it seems to me
they’ve missed the point

First Class Journey

Giselle and Cameron small

Here’s a piece of mail art I made that has taken the journey through the postal system and arrived safely. I recycled an advertising card that came to me in the mail, and I painted and collaged it, and gave it a caption.

The mail is important to me – the kind of mail, I mean, that you hold in your hand and put into a mailbox in front of your house, or on the street. I sent and received many letters in the past – the long-distance telephone was expensive and I always felt under pressure to get the points covered in my conversation and hang up. So my mail correspondence was very important to me. Opening the mailbox and seeing familiar handwriting on an envelope addressed to me – it never lost that thrill, anticipating the words of someone important to me, seeing their handwriting, imagining them in their own place, far away from me.

Now I communicate with the phone and email and even when I do get letters, it’s not the same feeling. The scarcity of opportunity to communicate is just not there anymore. But – I have been filling that gap with mail art for some time now, and so my mailbox still offers me surprises. And I mail out a lot of items myself, of course, so I still have quite an acquaintance with mail boxes.

There’s the background on why I wrote this poem. It’s recent, and I thought I would include it today, since we are having a blustery cold morning like the one that inspired me.

January Transaction

So I grabbed the handle
jerked open the door of the mailbox
Screech rattle bang
I could feel all of that
cold chipped blue painted metal
all at once
right through my glove
Swung my arm around
opened my fingers
dropped the letter through and let go
The door slammed back and bounced
clatter clang jangle
I winced
Anyone could hear that racket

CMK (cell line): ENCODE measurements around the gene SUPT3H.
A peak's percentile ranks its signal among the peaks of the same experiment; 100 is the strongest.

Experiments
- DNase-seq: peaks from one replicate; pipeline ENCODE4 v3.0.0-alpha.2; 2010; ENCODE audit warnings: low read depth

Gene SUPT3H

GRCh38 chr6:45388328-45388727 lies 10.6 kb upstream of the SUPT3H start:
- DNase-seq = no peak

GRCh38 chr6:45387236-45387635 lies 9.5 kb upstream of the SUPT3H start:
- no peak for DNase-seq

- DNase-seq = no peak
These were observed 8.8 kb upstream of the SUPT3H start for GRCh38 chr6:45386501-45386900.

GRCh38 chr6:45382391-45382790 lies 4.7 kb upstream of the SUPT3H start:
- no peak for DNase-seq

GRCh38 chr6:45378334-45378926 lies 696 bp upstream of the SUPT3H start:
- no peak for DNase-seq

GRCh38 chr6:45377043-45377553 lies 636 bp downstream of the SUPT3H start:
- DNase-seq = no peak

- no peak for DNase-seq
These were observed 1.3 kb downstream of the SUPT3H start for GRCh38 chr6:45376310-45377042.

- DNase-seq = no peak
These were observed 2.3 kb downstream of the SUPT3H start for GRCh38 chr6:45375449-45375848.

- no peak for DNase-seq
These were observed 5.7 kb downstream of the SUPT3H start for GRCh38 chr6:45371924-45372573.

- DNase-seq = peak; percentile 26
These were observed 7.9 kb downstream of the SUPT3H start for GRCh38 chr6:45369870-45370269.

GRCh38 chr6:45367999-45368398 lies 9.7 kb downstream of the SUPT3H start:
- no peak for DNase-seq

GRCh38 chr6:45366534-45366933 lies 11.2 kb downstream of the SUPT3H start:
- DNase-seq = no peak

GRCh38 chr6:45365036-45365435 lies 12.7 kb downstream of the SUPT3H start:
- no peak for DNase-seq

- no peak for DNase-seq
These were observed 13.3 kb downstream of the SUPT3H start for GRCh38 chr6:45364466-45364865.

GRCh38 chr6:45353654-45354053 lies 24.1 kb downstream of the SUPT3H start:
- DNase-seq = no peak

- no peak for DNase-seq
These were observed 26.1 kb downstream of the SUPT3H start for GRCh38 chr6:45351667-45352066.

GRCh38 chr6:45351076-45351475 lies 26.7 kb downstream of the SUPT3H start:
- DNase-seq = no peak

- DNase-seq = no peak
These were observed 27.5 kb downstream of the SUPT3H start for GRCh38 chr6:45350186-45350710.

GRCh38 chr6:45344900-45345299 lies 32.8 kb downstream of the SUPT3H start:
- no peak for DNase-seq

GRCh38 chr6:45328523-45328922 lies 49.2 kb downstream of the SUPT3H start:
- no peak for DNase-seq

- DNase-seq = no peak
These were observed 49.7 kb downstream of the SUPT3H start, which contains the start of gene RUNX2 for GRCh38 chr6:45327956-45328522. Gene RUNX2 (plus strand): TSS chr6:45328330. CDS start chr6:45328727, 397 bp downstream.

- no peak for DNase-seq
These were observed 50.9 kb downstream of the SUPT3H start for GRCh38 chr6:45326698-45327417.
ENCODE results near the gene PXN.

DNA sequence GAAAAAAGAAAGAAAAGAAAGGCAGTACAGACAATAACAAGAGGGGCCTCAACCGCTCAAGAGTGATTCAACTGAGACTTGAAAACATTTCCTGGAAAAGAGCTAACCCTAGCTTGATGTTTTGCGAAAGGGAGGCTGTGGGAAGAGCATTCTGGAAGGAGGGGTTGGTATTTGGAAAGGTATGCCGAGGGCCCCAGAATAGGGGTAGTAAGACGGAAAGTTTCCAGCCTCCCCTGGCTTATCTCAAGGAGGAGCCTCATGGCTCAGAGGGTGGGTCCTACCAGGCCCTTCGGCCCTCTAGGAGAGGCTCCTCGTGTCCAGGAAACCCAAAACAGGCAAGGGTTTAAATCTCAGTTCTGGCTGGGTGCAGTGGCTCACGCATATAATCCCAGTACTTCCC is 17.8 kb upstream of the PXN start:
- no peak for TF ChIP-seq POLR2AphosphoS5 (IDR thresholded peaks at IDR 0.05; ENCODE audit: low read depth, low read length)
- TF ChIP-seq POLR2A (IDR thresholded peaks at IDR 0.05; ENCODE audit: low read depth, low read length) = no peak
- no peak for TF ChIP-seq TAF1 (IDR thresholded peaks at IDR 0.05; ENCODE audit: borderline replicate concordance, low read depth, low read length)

a mile away
A crust of snow dropped off the box
struck my foot
it hurt.
I guess the letter hit bottom
during all of this commotion
that little piece of paper
shivering in its thin envelope
down there in the cold dark
maybe a crack of light up here
at the lid
The mailman comes at eleven

I Politely Decline

Mom Is Still Thinking About It small

“Mom is Still Thinking About It”
2011, mixed media

Sometimes I have trouble saying no.


Yes But No

When asked I say

I can do it as soon as I find a ball of string

I can do it when I’ve mopped the basement

I can do it if the repairman comes on time

I can do it but I must check to see if we have any pickles

I can do it if there’s any soap left

I can do it after seven but before eight

I can do it once the cat comes home

I can do it but first I have to wash my wig

I can do it after I take a shower

and if it doesn’t interfere with dinner

or weeding the garden

or my aquafit class.

In other words

I can’t do it.

Things Get Cut to Pieces For Their Own Good

Elevator Buttons #2 small

“Elevator Buttons #2”

About 15 years ago, when I first started doing collage work, I made a piece called “Elevator Buttons”. I used paint chips and magazine pages. I held on to the collage for quite a few years; it hung in our kitchen for some time but eventually came off the wall and went into the basement. Recently, I’ve been cleaning out things around here. I decided that this collage was just right for mail art and I cut it into as many 6″ x 4.25″ rectangles as I could.

Haunted small


If you wonder what “Elevator Buttons” looked like before the paper-cutter did its work, I can’t show you, as I didn’t take a picture of it. I do have a picture, though, of a similar piece I made for a friend – she had admired the original one. (I don’t think she has cut it up yet.) Anyway, the result was several postcards ready-made for mail art, and I decided to write a haiku to add to each one. I ended up with a collection with each haiku inspired by an individual section of “Elevator Buttons”. It was fun to write with such an odd situation to inspire me.

And, it is interesting to me to read the haikus knowing how they came about and then to try think about what someone who came upon them without knowing their story might get from them.